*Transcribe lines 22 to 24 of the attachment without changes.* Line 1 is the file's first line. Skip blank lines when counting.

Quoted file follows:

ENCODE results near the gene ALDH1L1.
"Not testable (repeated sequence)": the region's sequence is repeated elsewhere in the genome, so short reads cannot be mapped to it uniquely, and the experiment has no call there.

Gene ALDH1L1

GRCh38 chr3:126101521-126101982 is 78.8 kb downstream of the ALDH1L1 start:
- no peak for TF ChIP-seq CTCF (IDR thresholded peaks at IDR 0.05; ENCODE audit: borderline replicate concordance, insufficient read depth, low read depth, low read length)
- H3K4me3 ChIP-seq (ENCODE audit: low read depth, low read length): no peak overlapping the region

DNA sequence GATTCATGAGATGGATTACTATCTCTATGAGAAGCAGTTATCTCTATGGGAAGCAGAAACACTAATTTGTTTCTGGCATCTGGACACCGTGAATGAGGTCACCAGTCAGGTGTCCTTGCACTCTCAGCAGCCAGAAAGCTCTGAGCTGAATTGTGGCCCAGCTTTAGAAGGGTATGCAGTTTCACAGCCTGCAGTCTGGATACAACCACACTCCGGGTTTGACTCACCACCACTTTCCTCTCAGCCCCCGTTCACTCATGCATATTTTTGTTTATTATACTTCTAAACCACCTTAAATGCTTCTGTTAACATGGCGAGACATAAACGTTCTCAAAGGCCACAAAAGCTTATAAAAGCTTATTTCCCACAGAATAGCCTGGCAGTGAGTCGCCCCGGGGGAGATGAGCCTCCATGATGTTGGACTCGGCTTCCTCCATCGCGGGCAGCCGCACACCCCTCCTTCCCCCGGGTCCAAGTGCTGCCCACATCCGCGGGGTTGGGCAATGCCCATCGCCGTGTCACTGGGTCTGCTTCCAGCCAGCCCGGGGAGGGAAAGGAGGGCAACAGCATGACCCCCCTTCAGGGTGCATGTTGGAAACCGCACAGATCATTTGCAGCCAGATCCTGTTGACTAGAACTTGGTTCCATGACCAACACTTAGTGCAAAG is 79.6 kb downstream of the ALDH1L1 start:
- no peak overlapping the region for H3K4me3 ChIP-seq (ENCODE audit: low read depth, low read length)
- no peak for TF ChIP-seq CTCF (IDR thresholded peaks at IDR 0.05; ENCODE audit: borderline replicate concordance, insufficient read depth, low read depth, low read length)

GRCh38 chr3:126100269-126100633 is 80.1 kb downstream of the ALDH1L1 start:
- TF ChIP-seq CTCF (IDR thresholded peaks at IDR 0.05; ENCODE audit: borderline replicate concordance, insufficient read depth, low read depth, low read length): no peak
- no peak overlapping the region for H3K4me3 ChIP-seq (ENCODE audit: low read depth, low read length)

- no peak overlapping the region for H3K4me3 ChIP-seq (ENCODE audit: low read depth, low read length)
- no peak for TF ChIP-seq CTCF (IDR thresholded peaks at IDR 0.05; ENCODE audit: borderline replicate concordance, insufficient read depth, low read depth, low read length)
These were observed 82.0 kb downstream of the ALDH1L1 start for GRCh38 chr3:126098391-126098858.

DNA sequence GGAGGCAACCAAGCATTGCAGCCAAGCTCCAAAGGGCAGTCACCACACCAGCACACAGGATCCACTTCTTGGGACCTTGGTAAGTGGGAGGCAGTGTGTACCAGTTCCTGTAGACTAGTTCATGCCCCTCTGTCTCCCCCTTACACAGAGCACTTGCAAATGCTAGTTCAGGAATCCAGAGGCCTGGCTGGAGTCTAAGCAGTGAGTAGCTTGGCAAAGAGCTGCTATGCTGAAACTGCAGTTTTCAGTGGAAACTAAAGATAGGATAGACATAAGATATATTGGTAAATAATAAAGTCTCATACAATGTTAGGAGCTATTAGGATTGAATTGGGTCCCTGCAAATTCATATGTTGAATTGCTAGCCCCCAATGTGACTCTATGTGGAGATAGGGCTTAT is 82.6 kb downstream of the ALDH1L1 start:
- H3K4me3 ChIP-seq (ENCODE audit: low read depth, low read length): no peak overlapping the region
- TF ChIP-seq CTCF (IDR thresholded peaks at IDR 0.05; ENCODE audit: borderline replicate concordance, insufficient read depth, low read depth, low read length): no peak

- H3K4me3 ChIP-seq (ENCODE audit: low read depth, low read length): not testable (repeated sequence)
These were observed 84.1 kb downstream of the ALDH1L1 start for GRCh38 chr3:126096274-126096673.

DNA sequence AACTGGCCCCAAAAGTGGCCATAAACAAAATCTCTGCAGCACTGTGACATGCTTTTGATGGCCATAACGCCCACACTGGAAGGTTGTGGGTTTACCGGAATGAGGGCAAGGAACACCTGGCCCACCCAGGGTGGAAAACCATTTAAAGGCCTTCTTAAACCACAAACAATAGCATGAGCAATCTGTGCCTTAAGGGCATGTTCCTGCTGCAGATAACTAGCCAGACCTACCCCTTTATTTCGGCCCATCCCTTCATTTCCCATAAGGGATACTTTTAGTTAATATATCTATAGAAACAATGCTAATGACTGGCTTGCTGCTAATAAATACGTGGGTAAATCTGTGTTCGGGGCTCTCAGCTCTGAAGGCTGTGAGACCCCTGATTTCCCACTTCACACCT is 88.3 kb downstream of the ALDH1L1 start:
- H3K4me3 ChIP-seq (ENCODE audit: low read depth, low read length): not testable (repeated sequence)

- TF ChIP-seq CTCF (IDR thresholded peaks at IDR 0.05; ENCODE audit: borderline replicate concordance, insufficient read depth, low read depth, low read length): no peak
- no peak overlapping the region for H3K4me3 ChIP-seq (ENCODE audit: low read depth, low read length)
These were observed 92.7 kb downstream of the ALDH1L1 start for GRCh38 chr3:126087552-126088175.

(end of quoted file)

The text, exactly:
- H3K4me3 ChIP-seq (ENCODE audit: low read depth, low read length): not testable (repeated sequence)

- TF ChIP-seq CTCF (IDR thresholded peaks at IDR 0.05; ENCODE audit: borderline replicate concordance, insufficient read depth, low read depth, low read length): no peak
- no peak overlapping the region for H3K4me3 ChIP-seq (ENCODE audit: low read depth, low read length)